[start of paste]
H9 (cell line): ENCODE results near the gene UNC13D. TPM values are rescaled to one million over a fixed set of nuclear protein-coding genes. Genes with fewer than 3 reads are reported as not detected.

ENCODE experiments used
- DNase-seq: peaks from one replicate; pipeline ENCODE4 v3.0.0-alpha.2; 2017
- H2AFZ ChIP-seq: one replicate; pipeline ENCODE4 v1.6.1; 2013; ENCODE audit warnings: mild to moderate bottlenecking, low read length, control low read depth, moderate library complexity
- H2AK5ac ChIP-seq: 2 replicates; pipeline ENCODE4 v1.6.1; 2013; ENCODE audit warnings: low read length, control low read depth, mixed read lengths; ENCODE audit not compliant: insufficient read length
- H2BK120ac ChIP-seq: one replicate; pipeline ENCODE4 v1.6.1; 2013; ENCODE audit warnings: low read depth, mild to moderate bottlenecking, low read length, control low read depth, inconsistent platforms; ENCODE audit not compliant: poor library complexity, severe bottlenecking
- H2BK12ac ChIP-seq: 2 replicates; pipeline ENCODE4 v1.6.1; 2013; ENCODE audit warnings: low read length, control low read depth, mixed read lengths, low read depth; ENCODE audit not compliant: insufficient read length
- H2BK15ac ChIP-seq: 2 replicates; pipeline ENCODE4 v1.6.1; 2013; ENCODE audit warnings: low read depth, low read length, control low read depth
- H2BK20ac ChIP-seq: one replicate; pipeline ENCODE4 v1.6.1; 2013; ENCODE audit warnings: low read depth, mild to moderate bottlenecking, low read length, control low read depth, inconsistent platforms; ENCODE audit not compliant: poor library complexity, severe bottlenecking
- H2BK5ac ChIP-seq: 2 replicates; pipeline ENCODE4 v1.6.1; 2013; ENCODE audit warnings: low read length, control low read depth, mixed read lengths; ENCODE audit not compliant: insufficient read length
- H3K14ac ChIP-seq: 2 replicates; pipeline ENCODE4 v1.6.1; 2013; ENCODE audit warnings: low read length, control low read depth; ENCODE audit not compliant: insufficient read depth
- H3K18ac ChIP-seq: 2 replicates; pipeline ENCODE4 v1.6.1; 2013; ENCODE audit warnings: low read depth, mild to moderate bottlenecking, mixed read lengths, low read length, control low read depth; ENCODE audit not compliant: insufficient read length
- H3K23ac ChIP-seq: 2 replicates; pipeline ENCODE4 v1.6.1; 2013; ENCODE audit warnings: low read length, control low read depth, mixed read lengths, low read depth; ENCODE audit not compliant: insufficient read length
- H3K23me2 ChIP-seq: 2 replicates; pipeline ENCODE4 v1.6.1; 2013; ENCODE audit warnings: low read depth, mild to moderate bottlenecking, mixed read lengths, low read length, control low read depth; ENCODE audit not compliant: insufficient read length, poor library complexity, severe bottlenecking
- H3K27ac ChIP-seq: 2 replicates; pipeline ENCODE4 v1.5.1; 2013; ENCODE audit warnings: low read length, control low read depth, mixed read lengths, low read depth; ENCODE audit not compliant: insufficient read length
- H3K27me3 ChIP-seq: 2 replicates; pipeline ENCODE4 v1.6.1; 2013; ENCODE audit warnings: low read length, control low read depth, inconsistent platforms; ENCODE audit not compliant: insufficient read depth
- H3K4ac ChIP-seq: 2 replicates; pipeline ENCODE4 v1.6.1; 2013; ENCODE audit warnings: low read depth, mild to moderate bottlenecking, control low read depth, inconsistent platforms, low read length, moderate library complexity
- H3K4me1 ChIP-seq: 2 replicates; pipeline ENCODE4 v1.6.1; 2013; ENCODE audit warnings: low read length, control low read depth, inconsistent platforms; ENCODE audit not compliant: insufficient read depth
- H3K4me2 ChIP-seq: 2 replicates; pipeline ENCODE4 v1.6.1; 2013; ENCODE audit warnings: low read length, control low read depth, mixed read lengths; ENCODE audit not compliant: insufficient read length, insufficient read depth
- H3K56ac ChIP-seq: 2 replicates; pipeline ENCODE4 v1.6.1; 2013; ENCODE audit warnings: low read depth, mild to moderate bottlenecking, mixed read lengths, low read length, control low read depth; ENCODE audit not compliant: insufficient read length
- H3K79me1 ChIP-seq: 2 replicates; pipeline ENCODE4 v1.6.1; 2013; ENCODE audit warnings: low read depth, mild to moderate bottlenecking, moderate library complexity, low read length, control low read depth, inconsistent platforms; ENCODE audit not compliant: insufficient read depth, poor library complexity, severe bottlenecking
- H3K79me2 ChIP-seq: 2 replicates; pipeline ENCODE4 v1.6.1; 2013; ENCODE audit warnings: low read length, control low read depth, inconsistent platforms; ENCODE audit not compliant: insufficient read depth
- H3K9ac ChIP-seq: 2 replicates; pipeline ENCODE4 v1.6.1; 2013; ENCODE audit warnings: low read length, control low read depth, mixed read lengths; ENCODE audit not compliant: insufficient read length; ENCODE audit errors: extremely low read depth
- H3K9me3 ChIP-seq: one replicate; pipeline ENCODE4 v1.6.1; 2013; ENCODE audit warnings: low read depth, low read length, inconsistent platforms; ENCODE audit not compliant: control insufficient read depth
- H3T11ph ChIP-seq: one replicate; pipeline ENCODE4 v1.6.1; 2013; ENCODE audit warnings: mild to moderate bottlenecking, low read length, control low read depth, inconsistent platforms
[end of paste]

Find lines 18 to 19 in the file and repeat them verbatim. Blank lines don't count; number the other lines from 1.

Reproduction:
- H3K4me1 ChIP-seq: 2 replicates; pipeline ENCODE4 v1.6.1; 2013; ENCODE audit warnings: low read length, control low read depth, inconsistent platforms; ENCODE audit not compliant: insufficient read depth
- H3K4me2 ChIP-seq: 2 replicates; pipeline ENCODE4 v1.6.1; 2013; ENCODE audit warnings: low read length, control low read depth, mixed read lengths; ENCODE audit not compliant: insufficient read length, insufficient read depth